We know God lets things go. So, the question, then, for many of us is: Why? Why does God allow so much terrible stuff to happen? At least this is the question for those who believe that God is loving and good. And most of us who believe in God do believe that. I suspect as well that for most of those who don’t believe in God, the God that is not believed in is a God who allows terrible things to happen.  My thinking about this issue has evolved a lot…. Continue reading “Why God doesn’t intervene (theological memoir #5)”

Is violence necessary to win freedom? The resistance to American slavery [Civil War #6]

Ted Grimsrud—September 4, 2019

A new book challenges many of my assumptions about the role of violence and nonviolence in resistance to white supremacy and enslavement in American history. Kellie Carter Jackson, a historian who teaches at Wellesley College, in Force and Freedom: Black Abolitionists and the Politics of Violence (University of Pennsylvania Press, 2019) argues for the centrality of necessary violence in the work of resisting and ending slavery. Though she alludes only briefly to the more recent Civil Rights Movement, she seems to believe that violence was a necessary part of the positive gains made in the 1950s and 1960s as well.

An interesting book

I found this book quite interesting—which, unfortunately, is a comment I make only partly as a compliment. One of Carter Jackson’s achievements that I fully affirm is how she draws attention to the numerous black advocates for abolition in the several decades prior to the Civil War. All too often, the story of the abolitionist movement has focused almost exclusively on the white leaders with the addition of Frederick Douglass. Carter Jackson helps us see how vital and widespread the movement among black activists in the North actually was.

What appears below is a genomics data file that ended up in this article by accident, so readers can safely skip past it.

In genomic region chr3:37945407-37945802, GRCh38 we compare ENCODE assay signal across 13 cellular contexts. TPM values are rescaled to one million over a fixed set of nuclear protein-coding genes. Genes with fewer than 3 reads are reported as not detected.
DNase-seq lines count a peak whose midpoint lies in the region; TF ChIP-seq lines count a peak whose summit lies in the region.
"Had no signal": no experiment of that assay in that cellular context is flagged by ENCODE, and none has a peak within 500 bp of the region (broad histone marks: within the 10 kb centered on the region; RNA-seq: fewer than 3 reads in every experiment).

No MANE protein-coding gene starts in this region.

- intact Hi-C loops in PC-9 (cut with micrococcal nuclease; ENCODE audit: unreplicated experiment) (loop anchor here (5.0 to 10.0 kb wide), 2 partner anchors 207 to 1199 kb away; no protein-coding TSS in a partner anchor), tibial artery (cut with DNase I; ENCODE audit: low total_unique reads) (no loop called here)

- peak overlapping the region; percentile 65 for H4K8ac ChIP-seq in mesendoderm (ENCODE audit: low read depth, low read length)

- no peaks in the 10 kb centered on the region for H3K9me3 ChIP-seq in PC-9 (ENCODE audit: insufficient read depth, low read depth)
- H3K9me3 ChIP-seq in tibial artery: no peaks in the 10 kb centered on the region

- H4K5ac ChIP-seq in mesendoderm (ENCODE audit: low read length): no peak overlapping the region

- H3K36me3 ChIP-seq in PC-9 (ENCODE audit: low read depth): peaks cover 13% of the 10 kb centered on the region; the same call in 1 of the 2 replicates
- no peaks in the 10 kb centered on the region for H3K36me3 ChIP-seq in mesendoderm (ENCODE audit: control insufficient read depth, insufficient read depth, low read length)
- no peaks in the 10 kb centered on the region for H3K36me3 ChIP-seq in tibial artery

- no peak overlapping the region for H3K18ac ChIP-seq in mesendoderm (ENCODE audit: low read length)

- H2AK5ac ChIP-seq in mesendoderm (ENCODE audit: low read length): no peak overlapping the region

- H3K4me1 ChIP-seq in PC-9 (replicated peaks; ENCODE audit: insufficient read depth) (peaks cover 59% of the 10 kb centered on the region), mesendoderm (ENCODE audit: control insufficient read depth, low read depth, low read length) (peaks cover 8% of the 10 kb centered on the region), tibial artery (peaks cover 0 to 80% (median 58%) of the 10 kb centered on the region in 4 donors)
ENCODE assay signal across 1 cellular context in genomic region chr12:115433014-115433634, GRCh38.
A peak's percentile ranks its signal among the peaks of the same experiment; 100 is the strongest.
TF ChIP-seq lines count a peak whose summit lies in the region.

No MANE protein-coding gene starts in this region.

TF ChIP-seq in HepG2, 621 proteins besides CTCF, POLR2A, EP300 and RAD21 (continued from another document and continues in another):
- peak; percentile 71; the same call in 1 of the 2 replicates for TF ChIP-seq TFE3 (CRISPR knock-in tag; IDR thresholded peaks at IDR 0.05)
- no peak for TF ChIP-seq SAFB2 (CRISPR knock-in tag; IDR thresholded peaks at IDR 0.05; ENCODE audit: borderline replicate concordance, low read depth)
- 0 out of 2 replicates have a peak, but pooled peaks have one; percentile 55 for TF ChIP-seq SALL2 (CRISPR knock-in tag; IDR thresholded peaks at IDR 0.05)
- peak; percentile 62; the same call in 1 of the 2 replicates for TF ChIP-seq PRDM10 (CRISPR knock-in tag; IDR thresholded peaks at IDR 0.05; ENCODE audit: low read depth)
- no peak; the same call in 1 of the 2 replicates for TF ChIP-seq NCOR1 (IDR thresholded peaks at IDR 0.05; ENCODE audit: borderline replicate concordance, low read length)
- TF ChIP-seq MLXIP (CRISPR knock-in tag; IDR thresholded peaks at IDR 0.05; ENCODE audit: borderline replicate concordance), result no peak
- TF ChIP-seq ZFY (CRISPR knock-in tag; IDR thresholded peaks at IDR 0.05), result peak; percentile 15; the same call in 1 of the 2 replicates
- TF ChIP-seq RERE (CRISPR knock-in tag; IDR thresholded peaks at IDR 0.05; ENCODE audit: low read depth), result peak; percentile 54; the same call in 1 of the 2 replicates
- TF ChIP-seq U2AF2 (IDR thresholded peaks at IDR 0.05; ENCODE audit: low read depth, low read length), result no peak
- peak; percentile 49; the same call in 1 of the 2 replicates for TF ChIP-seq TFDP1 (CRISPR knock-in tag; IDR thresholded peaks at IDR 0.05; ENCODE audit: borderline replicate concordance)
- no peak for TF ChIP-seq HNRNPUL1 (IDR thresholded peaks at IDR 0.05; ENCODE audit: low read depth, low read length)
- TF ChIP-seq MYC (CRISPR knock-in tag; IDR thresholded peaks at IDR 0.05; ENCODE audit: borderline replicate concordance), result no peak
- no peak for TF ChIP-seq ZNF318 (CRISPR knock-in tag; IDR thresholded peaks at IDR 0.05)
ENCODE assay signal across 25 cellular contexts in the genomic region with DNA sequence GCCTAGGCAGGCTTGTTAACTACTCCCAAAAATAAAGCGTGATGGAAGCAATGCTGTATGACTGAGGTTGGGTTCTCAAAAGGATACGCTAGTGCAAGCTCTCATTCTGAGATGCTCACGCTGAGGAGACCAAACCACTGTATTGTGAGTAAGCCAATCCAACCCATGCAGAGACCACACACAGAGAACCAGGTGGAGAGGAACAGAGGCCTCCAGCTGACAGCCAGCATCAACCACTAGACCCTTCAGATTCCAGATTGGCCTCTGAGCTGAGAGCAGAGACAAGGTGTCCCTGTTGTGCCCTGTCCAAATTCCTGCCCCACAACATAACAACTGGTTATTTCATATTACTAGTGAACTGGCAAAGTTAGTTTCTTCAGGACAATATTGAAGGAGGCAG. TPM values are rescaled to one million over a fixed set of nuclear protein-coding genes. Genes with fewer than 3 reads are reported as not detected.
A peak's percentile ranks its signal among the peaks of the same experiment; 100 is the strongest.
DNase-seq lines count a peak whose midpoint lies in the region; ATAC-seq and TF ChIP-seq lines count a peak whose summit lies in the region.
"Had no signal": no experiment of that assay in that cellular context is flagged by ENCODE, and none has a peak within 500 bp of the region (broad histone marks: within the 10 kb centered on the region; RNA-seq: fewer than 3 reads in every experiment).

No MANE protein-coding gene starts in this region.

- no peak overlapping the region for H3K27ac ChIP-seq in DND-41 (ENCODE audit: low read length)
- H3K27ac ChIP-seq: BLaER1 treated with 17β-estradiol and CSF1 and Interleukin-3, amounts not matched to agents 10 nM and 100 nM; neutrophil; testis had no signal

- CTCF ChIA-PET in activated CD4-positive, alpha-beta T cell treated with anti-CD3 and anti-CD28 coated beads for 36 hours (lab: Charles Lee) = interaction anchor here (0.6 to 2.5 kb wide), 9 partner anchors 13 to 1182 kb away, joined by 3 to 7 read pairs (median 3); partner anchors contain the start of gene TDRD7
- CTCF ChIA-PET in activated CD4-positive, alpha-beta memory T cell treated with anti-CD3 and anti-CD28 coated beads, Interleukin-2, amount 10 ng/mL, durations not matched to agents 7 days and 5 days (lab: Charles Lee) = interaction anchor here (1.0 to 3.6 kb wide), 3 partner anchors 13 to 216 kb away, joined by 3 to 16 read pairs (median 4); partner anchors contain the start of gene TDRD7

As well, Carter Jackson provides an insightful account of the evolution of the abolitionist movement in face of the extraordinary intransigence of white supremacists in the South and the North. At the beginning of the William Lloyd Garrison-led “formal” abolitionist movement in the early 1830s, the emphasis was on “moral suasion” that was self-consciously opposed to the use of violence to effect liberation for the enslaved. Over the following several decades, as the regime of enslavement became more entrenched—with the deep-seated collaboration of Congress, various pro-slavery presidents, and the Supreme Court—those committed to its eradication became increasingly impatient with the emphasis only on “suasion.” Belief in the necessity of violence for the liberation of the enslaved became increasingly widespread.

However, I do not believe that Carter Jackson has successfully made the case for her more wide-ranging claims (albeit usually only implicitly stated) that violence was indeed necessary, then and ever since, for achieving both liberation from slavery and social equality. In her epilogue she tellingly quotes Cynthia Washington of the Student Nonviolent Coordinating Committee from the 1960s, “I was never a true believer in nonviolence.” Washington “carried a handgun in her bag. And though she never fired it, she made it clear that she was willing to do so” (p. 160). Carter Jackson clearly sees Washington’s views on nonviolence as reflecting her own—that is, she doesn’t really give nonviolence a chance. Continue reading “Is violence necessary to win freedom? The resistance to American slavery [Civil War #6]”